Generation X can remember the days when their favorite tunes were recorded by turning their cassette player upside down on their Panasonic AM/FM clock radio. When played back, no doubt they heard their parents calling them to dinner or Rover barking in the background while The Charlie Daniels Band sung about the devil going down to Georgia. Flash forward to today when background noise isn’t an issue and any song you can imagine is available digitally at the click of a mouse. The media has changed over the years, but the rules haven’t. To what extent does your $1.29 allow you to possess and use a song from the soundtrack of your life?
When music is not paid for through the proper channels, this deprives those within the industry of their livelihood needed to pay for their jobs. This affects the standard of living for them and their families. In addition, if the music doesn’t meet the financial markers set within the artists’ contracts, it affects investment in not only those artists’ future endeavors, but the industry overall.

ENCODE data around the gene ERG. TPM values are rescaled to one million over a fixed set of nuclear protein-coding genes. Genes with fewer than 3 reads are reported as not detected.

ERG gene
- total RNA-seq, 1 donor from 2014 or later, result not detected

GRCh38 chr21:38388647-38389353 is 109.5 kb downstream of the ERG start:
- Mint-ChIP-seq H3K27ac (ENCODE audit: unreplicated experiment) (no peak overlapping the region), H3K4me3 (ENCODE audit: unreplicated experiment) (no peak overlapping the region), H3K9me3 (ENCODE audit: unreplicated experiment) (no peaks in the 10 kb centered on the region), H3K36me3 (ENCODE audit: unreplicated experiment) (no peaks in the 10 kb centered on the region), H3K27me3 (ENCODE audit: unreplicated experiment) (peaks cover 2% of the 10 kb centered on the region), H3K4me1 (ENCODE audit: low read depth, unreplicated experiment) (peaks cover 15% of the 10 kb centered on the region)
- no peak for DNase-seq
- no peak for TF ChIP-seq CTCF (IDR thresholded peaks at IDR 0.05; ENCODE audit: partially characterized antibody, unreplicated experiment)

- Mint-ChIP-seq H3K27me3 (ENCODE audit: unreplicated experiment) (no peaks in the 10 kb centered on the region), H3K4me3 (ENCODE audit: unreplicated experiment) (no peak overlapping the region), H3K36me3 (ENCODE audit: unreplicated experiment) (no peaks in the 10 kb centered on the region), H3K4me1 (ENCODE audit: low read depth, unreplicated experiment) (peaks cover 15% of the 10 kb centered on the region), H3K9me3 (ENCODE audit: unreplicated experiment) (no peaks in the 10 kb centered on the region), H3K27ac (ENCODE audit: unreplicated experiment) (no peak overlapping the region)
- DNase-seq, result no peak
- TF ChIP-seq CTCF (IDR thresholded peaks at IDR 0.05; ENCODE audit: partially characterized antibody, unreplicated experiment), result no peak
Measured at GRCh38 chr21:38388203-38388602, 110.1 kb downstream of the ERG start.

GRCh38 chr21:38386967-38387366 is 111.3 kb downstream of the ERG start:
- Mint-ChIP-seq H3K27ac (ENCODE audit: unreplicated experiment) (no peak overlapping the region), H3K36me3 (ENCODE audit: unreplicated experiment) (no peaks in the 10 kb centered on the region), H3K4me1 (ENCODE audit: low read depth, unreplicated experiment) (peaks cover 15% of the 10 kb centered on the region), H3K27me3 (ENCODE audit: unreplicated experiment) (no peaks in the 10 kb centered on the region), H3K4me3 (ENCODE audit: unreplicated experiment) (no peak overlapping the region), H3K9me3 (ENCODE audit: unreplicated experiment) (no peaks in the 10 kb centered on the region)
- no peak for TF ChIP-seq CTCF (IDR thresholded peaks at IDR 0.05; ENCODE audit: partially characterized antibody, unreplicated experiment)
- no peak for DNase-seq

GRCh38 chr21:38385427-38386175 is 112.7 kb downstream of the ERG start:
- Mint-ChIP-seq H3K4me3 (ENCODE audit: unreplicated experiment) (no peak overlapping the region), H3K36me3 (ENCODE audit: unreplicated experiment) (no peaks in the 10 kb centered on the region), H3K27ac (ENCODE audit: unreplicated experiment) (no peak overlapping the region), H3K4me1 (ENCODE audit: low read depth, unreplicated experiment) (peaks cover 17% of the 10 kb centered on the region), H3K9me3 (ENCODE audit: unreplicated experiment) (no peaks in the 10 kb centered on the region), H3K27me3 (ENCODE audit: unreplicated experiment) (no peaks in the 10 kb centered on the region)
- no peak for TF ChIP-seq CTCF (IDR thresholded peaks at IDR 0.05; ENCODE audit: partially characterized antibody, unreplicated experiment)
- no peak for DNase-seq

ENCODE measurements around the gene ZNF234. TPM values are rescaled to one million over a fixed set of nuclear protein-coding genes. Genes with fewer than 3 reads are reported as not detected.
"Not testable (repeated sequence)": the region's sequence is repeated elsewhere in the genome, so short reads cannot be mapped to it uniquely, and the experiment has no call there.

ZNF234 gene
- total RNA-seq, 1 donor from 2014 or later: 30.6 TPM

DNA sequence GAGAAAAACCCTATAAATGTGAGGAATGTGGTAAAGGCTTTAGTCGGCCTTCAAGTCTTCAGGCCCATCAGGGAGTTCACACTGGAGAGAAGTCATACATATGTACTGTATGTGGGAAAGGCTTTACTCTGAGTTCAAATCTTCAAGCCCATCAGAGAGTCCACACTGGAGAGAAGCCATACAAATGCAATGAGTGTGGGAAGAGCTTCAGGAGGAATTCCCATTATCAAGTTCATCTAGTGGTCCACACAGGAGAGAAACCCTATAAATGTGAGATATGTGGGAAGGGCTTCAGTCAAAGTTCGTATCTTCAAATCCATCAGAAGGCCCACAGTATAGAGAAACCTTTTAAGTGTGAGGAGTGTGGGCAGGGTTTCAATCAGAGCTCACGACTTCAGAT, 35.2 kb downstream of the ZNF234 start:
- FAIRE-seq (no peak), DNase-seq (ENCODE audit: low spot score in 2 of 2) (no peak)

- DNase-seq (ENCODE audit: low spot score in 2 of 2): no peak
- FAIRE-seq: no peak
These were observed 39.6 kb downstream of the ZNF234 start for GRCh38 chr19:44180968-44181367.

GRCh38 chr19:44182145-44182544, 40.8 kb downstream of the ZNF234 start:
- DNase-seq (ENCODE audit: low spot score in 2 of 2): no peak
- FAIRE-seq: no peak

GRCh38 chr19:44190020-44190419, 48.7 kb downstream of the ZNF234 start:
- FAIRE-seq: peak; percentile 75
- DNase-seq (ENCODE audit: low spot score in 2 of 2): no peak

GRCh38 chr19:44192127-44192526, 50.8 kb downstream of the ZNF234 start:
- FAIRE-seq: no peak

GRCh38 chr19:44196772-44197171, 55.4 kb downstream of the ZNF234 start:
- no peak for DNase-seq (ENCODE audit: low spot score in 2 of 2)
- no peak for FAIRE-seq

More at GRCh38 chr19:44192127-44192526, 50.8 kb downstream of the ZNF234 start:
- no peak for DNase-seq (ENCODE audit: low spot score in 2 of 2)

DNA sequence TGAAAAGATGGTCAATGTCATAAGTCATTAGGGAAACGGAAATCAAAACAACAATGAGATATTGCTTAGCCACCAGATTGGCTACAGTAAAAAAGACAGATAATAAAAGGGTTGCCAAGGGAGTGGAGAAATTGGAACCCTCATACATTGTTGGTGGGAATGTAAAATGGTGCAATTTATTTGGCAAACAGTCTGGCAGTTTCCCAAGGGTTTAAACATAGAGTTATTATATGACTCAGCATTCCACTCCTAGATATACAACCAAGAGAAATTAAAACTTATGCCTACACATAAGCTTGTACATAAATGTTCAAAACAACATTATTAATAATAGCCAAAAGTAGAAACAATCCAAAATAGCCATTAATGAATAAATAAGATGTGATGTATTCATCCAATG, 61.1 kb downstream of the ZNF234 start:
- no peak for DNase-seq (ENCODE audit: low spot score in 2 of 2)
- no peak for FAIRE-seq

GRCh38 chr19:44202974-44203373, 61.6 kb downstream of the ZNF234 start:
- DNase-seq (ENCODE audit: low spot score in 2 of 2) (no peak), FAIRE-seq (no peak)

So what is allowable and what is not?
• Music may be downloaded from the artist’s authorized site
• Music can be copied onto another medium (cassette, CD-R’s, digital tapes, portable music player etc.) once you’ve purchased it but only for non-commercial purposes
• Music downloads from pirate sites or peer-to-peer systems
• Distribution of copies of downloaded music or uploaded on peer-to-peer systems to others
• Using copyrighted music in a public forum, such as a webpage, without permission from the artist or his/her company
If you need copyrighted entertainment material for other than personal use, contact the management company for the artist to find the correct channels to do so. Keep in mind that the penalty levied against you for pirating is far steeper than paying the cost of purchasing the music and getting permission in the first place. If you are an artist with creative media to protect, a media user, or have been accused of pirating media, give us a call for further information.